Most people already have assets that will avoid Probate after their death. The most basic of these are jointly titled assets and beneficiary designated documents like life insurance or retirement. However, there are still other asset that are exposed and could easily be modified to become “Non-Probate” assets. The largest assets that are exposed to probate often include the real property, a business and non-retirement investment accounts.
First, make a Revocable Living Trust instead of putting your desires in a simple Will. Why? A Will has to go to Court to be honored, and Probate is a title transfer mechanism from the decedent to the proper beneficiaries. Making a trust does not have to be complicated to be effective. Also, you don’t have to have millions of dollars to make this worthwhile. For example, an attorney handling a probate for a personal representative may charge their hourly rate or base the fee on the size of the estate. NRS 150.060. Take an estate worth $500,000 – the attorney can charge $13,000 (subject to court approval) to address this in probate. In addition, the personal representative can take thousands of dollars as their fee. By addressing the assets in trust, the probate fees can be eliminated and the assets can go directly to named beneficiaries (after dealing with mandatory expenses, bills, takes and the like) without paying a probate lawyer. Stating what you want in a revocable living trust is simple and often easier for family to deal with after experiencing a loss.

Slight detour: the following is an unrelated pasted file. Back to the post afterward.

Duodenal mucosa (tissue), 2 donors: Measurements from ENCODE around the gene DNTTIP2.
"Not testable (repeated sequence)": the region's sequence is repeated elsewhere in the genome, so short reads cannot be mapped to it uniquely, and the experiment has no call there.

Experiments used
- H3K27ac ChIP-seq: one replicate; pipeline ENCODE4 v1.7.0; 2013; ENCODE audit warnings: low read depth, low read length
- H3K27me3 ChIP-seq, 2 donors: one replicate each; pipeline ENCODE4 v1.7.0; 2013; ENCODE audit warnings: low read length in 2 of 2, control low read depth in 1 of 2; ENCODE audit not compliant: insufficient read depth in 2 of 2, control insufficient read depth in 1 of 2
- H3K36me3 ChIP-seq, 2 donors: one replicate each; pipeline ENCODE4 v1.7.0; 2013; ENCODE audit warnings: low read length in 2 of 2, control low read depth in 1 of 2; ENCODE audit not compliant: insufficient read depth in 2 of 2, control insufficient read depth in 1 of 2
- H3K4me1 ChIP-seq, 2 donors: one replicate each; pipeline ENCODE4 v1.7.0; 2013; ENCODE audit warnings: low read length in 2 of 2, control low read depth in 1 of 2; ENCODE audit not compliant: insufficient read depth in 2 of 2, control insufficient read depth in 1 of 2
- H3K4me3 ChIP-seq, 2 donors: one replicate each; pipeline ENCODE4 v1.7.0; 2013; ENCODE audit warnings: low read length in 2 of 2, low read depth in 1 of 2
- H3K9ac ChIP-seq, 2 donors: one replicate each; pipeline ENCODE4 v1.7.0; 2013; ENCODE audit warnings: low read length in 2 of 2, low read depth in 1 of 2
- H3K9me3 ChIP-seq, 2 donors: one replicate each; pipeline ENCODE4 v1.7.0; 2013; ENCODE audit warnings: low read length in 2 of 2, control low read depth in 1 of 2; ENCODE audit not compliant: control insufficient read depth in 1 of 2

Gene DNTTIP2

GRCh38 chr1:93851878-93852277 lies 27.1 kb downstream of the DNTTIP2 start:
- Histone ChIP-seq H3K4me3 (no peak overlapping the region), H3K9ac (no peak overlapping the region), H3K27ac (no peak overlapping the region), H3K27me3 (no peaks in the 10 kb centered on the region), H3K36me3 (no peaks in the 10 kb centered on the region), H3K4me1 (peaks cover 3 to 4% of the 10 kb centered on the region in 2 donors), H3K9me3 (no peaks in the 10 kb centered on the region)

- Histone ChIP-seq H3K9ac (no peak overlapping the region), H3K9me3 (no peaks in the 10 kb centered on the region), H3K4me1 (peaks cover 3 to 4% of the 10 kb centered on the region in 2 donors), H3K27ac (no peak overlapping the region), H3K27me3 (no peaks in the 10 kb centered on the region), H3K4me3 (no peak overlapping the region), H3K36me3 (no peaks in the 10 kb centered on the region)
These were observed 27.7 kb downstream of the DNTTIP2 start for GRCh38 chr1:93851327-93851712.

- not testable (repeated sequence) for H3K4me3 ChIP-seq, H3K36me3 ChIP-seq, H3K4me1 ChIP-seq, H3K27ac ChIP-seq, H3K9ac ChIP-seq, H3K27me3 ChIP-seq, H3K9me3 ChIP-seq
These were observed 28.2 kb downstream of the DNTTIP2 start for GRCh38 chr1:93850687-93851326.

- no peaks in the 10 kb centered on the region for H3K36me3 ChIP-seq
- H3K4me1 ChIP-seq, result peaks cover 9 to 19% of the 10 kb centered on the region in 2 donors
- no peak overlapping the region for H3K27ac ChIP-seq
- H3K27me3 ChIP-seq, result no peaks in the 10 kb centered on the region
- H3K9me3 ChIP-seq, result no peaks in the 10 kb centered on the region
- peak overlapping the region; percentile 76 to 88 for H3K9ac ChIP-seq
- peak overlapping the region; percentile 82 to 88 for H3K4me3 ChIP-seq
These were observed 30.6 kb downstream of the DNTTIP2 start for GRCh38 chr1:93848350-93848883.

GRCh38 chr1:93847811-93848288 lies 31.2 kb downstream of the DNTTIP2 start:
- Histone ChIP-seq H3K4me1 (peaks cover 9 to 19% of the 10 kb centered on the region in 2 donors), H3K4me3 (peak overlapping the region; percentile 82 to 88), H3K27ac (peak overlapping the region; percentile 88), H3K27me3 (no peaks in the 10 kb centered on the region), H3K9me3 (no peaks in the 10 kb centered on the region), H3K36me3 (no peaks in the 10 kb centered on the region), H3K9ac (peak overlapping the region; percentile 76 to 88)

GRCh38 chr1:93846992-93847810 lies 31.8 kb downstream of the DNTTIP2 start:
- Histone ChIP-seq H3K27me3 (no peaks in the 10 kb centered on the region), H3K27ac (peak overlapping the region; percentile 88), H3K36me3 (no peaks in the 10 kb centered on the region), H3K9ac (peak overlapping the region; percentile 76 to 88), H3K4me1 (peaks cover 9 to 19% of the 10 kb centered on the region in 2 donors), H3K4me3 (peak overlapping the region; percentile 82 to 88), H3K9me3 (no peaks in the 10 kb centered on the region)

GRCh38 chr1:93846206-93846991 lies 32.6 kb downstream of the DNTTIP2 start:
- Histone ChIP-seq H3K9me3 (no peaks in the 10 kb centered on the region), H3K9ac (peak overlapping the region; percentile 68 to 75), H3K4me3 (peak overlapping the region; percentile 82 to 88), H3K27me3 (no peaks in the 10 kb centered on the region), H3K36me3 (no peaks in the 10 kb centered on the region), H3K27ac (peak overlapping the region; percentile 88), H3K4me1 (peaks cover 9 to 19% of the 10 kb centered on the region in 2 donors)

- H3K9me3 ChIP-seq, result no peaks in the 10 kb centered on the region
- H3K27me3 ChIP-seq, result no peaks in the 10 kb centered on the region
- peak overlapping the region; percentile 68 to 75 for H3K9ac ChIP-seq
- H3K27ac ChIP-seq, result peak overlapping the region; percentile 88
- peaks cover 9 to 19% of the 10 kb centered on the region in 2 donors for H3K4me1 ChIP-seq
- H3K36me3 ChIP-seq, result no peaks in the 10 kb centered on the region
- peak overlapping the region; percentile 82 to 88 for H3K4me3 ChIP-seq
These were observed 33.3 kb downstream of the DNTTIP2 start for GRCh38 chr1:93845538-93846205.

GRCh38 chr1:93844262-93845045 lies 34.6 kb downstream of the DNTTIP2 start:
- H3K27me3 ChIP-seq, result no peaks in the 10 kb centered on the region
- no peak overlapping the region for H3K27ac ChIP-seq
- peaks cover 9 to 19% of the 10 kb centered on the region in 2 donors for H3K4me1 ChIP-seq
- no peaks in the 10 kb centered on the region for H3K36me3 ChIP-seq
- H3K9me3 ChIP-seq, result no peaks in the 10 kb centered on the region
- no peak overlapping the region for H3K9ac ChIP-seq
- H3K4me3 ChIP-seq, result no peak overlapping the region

Next, make accounts “Payable on Death” to individuals or your Trust. What happens to an account after those on title die? It might be addressed in a Probate case if the account does not have clarity on this issue. However, this can be simplified by designating a person or your revocable trust to receive the asset. Often, people add family to title directly. This can be problematic too because title conveys ownership and full rights to the assets in the account. There would be no obligation to share this account with others that are considered typical beneficiaries. Also, the person named on title could owe creditors that seize funds from the account. It is much better to make the asset payable on death, often referred to as “POD” to the beneficiary you desire, or, make it payable to the trust so the distribution plan you state in the trust is honored.
By: Melissa L. Exline, Esq.